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When UGC Means Users Give-Away Control
Last month, Google was forced by a New York judge to hand over the personal details of a user of its Blogger service to someone who wished to sue the blogger in question for defamation. In a series of posts, fashion model Liskula Cohen was described by fashion student Rosemary Port as a “psychotic, lying, whoring … skank”. Whilst Google at first refused to hand over her identity, it agreed to give Cohen’s lawyers her email address after being ordered to do so by the Manhattan Supreme Court. Port is now suing Google for $15m claiming it failed in its duty to protect her privacy.
While it’s interesting that the original lawsuit was launched because the offending blog post turned up in a search for Cohen’s name (it doesn’t anymore, the blog’s been deleted), a more interesting issue is the one it raises in regard to who owns what in the social media space, or indeed on the wider Web. Port felt that Google had a responsibility to refuse to hand over her details to the courts but, as has been seen time and time again, search engines will not break local laws if pushed to do so. By signing up to Blogger, Port had essentially given Google ownership of her personal information.
So what does any of this have to do with social media, and why should anyone who manages to get through the day without calling anyone else a skank care? Because just as Google ‘owned’ Port’s data, and handed it over when pushed, it proves most social media profiles aren’t really yours, whether you’re an individual or a brand. This means that if you’re planning to use a social media platform, whether it be a blog or a social network, to promote yourself or your brand, you need to consider a few things.
Whilst I advise most clients to ‘fish where the fish are’ when it comes to social media, sometimes it makes more sense to try to replicate or even recreate a social network than to invest too heavily in building up an audience on a 3rd party network. If, for instance, your business is based on advertising, why on earth would you want to spend any time creating content that puts dollars in another business’ bank? Of course some companies do, and for very good reasons, but it’s certainly something that ought to be considered.
And even if you’re not relying on advertising dollars, and are using social media to drive value to your brand in other ways, there might be an argument that you could still be risking a loss.
Imagine that you spend hundreds of man hours building up an audience on a social network, as well as thousands of dollars creating content for the profile, as well as on marketing to drive awareness of it. Now imagine that an entirely new social network comes along, everyone gets bored of the one you’ve invested so much time in, and your audience more or less disappears overnight. It might sound extreme, but it’s happened (to a certain extent) before and is almost certain to happen again, because the cost to consumers of switching social networks is nil so the only thing stopping them is fashion and friends.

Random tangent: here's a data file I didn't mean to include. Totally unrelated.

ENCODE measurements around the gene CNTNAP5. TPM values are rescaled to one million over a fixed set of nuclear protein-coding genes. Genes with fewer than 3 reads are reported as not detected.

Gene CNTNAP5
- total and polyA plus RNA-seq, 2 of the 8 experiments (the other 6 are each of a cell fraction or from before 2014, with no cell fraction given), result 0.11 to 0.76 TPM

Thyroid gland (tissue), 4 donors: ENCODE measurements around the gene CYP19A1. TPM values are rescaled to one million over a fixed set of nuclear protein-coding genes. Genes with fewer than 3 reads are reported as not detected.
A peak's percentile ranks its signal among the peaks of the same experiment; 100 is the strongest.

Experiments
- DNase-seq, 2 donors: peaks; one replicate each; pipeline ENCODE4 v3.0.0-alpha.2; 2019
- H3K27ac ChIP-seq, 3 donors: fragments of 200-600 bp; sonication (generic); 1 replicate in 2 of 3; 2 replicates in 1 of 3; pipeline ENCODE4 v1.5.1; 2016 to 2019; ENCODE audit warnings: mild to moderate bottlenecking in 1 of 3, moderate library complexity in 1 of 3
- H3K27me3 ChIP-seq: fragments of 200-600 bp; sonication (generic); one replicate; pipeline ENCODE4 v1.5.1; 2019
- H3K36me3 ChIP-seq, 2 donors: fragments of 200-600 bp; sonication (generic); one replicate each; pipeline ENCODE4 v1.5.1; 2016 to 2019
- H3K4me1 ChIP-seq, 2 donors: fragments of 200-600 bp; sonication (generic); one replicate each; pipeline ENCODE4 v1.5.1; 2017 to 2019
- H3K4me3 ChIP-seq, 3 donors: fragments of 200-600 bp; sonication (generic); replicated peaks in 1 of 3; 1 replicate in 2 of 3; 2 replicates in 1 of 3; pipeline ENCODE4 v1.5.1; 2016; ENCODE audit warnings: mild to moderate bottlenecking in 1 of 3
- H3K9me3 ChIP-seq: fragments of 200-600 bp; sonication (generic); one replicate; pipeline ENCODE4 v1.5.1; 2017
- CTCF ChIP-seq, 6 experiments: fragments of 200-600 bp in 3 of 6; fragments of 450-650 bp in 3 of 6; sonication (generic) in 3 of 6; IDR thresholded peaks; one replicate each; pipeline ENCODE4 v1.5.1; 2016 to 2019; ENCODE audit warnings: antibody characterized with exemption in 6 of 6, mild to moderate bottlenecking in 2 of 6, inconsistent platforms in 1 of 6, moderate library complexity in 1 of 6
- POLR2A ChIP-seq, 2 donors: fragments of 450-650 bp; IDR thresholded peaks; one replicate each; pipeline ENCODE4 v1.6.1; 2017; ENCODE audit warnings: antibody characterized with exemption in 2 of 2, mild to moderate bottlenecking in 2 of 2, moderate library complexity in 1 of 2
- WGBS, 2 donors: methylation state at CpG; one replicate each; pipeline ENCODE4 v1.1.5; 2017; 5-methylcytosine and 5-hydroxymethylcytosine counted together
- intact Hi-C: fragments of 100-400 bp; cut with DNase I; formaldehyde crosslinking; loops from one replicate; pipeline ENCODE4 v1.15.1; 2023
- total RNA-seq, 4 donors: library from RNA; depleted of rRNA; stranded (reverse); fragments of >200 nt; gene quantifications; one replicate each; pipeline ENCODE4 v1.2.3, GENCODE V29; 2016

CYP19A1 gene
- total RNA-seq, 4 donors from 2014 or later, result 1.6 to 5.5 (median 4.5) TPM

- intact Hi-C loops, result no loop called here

A rumour recently swept the digital village that is London, suggesting that one of the major social networks was about to close the profiles of any brand not spending sufficient money on its advertising options. The rumour proved to be false, but as more and more networks continue to struggle to monetize their traffic, it may well come to pass. After all, whereas a search engine without major brands in its results might seem strange to a user expecting to be able to find them there, on social networks, where consumers aren’t looking to be sold to, that’s unlikely to be the case.
And what about if you don’t even use social media profiles, but just have similar tastes in back-end operations? If your business lives in the clouds, then it’s entirely at the mercy of people over whom you have no control. So if your provider goes off-line, or loses all your data? Tough luck.
And finally, as the recent Orwellian example of Amazon deleting copies of novels by, errr, George Orwell from its Kindle devices show, you don’t even have to be on the Web in order to be prone to the issues of digital ownership. The fact that Amazon was probably right in doing what it did (if incredibly naive not to publicise and explain its actions more) doesn’t really matter.
Nor does the fact that Rosemary Port sounds like a rather nasty individual (if I hadn’t been raised better, I might even describe her as as sounding like a [blank], but would never do such a thing for fear of a defamation lawsuit) and that the Web could probably do with a little less anonymous agression, as frequently as Paul Carr argues.
All that matters is that anyone investing time and resources in building a digital brand (or literary collection) understands that these days possession counts for approximately nine tenths of nothing.
Some opinions expressed in this article may be those of a guest author and not necessarily Search Engine Land. Staff authors are listed here.